Weeds of wonder


I have an affinity for weeds. For as long as I remember, I’ve admired these indigents that sprout up, unwanted, unwelcome, in lawns, gardens, crops.

Many years ago, when I worked as a grain buyer, I took a weed identification class at Olds College. For the final exam, 25 grassy and broadleaf weeds (monocotyledon, dicotyledon), in various growth stages, were laid out on a long table, waiting to be identified. Do I recall my grade? Well, it was the only exam on which I’ve ever received 100 percent.

The course was taught by a man we called Mr. Weeds. A gentleman who would grow passionately crazed while describing an occurrence of bull thistle in a ditch north of Grande Prairie. How that big purple head nodding above the downy brome and Persian darnel had arrested his roving gaze, how the disjunction of place and plant had shot his estimation of the tenacity and ingenuity of the bull to new heights.

Mr. Weeds was the person who sparked my latent interest in these flowering mendicants. And on Mondays I would arrive early and anticipate hearing about his weekend weed-spotting driving trips.

Mr. Weeds, if you are still out there hunting sheep sorrel and shepherds purse in unlikely venues, you will be dismayed to know that I can no longer pass your exam. Sure, I still know my hawk’s-beard from my hawkweed, but a seedling of wild oats (Avena fatua) as opposed to tame, identical except for the blade’s subtle twist…well, does it turn clockwise or counter?

Nevertheless, while I can no longer announce family, genus, species with any confidence, I still have the love. And I have a particular fondness for the weeds that eke out a living in sidewalk cracks—that split asphalt and climb cinder-block walls and flower in the impossible spaces between cement parkades and high-rises.

It’s a marvel really: we plough, grade, gravel, pave, and the earth answers. Perennial sow thistle, portulaca, green foxtail (Setaria veridis), dandelion, oxeye daisy, these are the first responders. These are the ambulance drivers, the firefighters, the ER team. You will not find the iris, the lily, the pansy, the zinnia out here in this wasteland. They will need to wait, generations perhaps, for the heavy lifting by lamb’s quarters, and leafy spurge.

These, “noxious” itinerants—so labelled by the Weed Control Act—are too dogged and crafty to eradicate. And in my eyes, too beautiful. (Not only this, but many of these weeds are edible and healthier than most cultivated vegetables.)

So today, as I walk by the sow thistle, foxtail, plantain and purslane (Portulaca oleracea) that live by my condo, I stop to take pictures—in homage.


Go here for a lovely photo essay of weeds of the suburbs


  1. Thanks, Steve – there’s an application to people here too – some we have written off as noxious may be the most nourishing for us if we take the time ….

  2. Stephen,

    Plants, at least those that haven’t been made all “prim and proper” by humans (think tea roses and ornamentals) are indeed amazing at their ability to withstand all that nature and we through at them – even concrete and toxic contamination (I do ecological restoration). I have always been surprised that students find plants “boring”, because if you get to know them, they really aren’t at all – at the macro or molecular level. As I wrote yesterday, I love wondering through fields of what many call weeds. In Denali back in June, I spent a lot of time on the ground examining all the diversity of the small alpine plants which must be tough to survive the winters in the mountains there.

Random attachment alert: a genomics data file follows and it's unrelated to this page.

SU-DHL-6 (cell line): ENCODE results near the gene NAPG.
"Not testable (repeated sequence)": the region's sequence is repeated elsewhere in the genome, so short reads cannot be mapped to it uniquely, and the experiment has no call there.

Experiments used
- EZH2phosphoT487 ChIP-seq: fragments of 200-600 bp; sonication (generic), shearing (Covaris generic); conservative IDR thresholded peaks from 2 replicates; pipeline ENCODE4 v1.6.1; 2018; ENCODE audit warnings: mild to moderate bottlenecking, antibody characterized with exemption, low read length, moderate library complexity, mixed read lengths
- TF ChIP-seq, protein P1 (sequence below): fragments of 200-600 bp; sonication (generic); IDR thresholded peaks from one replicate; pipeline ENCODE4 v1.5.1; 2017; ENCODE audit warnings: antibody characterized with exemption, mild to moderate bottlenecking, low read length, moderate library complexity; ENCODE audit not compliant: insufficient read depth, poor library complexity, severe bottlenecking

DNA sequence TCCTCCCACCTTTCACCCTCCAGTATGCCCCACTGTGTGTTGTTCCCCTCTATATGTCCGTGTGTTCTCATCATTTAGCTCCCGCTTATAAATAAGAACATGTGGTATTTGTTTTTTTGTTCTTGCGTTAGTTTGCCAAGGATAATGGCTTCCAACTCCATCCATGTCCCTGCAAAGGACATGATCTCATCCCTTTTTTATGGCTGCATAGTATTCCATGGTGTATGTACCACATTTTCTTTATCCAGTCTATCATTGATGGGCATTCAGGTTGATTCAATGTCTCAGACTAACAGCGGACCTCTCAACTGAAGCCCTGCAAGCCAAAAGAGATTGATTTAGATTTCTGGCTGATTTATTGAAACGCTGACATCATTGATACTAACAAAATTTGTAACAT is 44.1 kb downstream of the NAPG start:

But I suppose that given how much energy and time I throw at trying to keep back the non-natives which want to take over our old farm, I feel less enthralled about some “weeds” than you are. It is a battle that I cannot win, but haven’t been ready yet to admit defeat!

    On a more metaphorical note, I can’t help but suspect that weeds symbolize something else for you – the less glamorous, oft forgotten people of our society – the poor, the hungry, the souls that need to be saved. I so admire your work with the homeless; I don’t think that I could be so strong. I guess my energies are better spent trying, perhaps in vain, to hold back the corporations and those with power, who like the invasives in my field, would strangle out the poor and the indigenous, steal their soil and resources from under their roots – all to make more millions in their company, the planet and our atmosphere be damned.

  3. This reminded me of many poems and the writing of Thich Nhat Hanh and Senryu Suzuki. Each of us and each plant has a role to play in the larger ecosystem.

    As my mom would say: “There, but for the grace of God, go I.” That is one that should stop me in my tracks when I see human suffering.

    Thank you for a great post Stephen.

  4. Red Clover tea is very high in a number of nutrients yet we often see it as a weed to get rid of. Then we head to the store for vitamins!

  5. Diane, I so appreciate your insights. Thank you for relaying your personal experience as teacher/scientist/observer/activist. And yes, in the larger sense, our categorizing, our labeling, has too often left us impoverished.

  6. Ivan…that is (too) high praise. But I do thank you! My reading of Nhat Hanh is that we achieve our best selves when we grow into that (role) for which we were created. Thank you again for commenting.

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